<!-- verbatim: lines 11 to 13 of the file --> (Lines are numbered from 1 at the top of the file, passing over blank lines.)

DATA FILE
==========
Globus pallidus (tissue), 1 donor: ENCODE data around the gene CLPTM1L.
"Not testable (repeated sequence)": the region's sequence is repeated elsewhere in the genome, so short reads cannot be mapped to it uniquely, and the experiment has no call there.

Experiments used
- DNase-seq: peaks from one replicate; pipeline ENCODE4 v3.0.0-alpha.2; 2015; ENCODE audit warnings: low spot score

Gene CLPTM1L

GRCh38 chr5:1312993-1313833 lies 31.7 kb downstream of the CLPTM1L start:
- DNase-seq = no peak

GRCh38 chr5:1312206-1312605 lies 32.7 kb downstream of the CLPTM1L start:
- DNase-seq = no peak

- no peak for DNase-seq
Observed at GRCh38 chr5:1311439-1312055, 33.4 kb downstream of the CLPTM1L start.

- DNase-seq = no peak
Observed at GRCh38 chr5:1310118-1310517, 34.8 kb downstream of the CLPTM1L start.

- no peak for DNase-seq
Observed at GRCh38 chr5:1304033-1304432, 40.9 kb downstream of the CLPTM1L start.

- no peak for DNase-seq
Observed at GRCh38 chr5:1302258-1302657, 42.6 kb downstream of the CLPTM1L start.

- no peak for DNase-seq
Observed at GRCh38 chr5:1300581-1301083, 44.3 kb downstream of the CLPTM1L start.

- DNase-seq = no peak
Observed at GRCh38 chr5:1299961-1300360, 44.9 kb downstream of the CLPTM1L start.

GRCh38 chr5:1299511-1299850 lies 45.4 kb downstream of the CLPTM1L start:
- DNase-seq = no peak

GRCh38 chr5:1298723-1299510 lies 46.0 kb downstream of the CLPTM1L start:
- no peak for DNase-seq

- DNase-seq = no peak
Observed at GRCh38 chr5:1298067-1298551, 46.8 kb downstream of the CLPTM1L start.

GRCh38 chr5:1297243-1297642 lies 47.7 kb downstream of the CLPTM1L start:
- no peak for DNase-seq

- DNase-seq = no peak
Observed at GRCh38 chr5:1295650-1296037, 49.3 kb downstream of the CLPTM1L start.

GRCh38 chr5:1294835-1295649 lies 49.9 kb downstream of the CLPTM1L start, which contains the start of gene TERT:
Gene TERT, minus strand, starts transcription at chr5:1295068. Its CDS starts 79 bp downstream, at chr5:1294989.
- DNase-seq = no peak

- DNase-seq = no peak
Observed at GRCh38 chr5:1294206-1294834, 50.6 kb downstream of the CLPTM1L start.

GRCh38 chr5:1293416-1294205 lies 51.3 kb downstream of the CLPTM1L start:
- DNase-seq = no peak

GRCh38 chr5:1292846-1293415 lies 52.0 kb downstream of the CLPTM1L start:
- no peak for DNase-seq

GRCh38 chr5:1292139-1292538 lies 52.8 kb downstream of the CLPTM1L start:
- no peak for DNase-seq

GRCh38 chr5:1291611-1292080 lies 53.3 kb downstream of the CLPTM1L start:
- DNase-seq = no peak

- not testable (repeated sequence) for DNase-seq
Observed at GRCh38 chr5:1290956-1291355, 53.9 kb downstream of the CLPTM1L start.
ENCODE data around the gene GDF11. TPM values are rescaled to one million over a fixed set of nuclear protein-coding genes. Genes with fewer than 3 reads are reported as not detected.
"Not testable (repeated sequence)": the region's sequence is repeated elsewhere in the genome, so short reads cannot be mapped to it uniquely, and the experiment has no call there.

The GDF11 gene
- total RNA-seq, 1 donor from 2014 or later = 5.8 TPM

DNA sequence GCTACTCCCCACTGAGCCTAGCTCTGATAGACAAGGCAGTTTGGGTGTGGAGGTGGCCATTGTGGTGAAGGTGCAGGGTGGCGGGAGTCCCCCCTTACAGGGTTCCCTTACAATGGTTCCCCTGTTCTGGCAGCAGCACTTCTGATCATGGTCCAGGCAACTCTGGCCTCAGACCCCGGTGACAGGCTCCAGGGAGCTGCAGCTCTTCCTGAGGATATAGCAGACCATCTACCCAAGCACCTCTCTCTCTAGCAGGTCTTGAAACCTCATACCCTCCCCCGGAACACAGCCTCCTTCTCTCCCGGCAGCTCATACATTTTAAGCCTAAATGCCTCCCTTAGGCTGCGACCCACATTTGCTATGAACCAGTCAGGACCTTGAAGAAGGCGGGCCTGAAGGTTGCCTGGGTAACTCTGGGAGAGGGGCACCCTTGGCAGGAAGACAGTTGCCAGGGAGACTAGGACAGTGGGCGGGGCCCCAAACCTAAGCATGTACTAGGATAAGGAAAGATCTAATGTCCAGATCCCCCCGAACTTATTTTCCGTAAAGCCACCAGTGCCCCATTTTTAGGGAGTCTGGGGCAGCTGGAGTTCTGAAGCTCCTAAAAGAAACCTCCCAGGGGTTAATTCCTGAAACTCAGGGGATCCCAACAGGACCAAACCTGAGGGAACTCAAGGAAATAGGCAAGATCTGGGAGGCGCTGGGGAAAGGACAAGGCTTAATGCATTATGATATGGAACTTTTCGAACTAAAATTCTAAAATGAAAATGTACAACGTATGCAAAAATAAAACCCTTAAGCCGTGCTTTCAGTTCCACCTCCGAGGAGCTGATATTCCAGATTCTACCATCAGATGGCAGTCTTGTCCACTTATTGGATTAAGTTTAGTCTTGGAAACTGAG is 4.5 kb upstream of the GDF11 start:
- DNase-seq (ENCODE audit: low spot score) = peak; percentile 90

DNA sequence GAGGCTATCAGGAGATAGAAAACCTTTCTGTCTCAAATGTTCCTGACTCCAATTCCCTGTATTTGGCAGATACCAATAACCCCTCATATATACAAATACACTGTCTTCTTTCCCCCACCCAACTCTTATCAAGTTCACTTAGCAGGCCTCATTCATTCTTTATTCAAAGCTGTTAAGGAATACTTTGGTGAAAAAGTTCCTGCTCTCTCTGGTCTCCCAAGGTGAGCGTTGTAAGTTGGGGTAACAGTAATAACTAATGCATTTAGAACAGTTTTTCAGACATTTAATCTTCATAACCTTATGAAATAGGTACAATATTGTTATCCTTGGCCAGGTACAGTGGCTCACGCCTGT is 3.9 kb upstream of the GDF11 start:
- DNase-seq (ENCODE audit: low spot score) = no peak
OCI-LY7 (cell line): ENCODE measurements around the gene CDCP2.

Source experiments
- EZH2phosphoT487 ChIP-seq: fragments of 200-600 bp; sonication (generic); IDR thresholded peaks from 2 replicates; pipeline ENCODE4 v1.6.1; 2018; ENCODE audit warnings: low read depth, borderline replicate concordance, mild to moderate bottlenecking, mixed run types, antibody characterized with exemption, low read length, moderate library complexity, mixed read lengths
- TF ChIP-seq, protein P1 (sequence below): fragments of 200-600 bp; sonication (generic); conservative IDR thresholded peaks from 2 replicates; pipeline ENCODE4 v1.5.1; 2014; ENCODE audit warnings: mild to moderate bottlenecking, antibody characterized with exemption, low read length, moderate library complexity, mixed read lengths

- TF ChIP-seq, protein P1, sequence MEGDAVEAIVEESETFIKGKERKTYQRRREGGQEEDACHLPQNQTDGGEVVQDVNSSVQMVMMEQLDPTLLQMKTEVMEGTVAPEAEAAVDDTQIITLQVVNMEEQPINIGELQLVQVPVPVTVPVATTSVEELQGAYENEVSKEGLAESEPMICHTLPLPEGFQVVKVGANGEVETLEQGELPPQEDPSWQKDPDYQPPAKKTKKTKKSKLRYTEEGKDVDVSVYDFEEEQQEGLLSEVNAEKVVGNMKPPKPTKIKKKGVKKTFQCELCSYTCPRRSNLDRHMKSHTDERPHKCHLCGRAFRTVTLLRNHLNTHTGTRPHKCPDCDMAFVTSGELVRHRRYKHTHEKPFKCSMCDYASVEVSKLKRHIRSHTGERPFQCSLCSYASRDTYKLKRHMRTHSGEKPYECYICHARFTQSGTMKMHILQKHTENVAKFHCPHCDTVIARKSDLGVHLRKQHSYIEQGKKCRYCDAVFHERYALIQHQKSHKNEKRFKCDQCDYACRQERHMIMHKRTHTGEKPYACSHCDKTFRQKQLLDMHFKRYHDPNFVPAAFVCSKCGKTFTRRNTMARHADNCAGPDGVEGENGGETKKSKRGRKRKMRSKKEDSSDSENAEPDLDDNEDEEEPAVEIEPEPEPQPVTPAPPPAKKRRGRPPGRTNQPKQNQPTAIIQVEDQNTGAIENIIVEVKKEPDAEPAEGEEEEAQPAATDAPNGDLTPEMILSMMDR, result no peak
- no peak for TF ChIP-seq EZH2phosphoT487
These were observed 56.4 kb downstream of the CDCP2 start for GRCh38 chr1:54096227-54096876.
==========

Observed at GRCh38 chr5:1311439-1312055, 33.4 kb downstream of the CLPTM1L start.

- DNase-seq = no peak
Observed at GRCh38 chr5:1310118-1310517, 34.8 kb downstream of the CLPTM1L start.